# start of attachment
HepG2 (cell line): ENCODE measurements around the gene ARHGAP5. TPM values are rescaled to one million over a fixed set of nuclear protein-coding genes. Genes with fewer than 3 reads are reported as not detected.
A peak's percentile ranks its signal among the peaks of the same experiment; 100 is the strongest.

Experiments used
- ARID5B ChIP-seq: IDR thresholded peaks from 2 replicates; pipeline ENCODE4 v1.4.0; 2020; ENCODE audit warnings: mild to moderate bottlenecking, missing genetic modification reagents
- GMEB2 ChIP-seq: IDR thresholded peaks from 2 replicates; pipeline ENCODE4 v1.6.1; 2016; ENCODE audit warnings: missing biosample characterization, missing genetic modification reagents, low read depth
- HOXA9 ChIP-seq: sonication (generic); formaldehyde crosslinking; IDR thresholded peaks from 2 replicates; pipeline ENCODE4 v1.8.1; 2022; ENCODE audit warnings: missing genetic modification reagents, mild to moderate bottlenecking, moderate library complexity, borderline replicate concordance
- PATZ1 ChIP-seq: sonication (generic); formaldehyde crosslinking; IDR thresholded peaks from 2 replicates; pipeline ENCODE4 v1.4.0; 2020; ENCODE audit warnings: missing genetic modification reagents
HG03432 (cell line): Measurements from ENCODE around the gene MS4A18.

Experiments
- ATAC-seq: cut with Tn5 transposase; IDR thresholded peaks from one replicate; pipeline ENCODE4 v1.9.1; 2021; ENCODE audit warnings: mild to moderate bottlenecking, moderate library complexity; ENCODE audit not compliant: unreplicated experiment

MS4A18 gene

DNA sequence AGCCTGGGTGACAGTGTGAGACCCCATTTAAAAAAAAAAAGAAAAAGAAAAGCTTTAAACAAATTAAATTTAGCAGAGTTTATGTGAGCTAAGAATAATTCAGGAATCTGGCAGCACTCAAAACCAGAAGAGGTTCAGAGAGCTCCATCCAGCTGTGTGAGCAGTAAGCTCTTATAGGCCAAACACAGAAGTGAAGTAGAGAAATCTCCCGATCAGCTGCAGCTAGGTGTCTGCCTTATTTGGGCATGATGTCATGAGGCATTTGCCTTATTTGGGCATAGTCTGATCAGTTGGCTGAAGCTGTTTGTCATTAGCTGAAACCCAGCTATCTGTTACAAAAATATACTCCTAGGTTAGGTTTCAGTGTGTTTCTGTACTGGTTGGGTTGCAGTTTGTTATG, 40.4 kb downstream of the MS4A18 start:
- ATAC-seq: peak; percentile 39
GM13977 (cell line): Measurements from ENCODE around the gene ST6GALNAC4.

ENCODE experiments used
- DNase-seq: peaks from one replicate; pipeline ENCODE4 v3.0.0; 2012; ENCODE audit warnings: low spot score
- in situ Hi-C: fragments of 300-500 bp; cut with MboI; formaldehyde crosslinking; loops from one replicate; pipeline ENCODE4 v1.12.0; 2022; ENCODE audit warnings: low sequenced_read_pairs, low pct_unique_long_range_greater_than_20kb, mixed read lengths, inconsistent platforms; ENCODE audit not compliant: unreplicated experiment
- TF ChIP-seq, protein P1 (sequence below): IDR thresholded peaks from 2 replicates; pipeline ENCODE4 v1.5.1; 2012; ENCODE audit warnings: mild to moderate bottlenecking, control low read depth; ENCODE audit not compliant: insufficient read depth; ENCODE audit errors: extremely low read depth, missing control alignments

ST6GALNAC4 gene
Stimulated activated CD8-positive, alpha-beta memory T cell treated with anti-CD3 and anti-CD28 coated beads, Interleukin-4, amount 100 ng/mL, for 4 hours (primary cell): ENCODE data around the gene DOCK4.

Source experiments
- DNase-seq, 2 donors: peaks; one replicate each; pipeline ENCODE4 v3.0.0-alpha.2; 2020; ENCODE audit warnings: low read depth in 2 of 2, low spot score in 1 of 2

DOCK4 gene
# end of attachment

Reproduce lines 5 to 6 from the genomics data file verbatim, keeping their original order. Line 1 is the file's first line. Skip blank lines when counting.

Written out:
- GMEB2 ChIP-seq: IDR thresholded peaks from 2 replicates; pipeline ENCODE4 v1.6.1; 2016; ENCODE audit warnings: missing biosample characterization, missing genetic modification reagents, low read depth
- HOXA9 ChIP-seq: sonication (generic); formaldehyde crosslinking; IDR thresholded peaks from 2 replicates; pipeline ENCODE4 v1.8.1; 2022; ENCODE audit warnings: missing genetic modification reagents, mild to moderate bottlenecking, moderate library complexity, borderline replicate concordance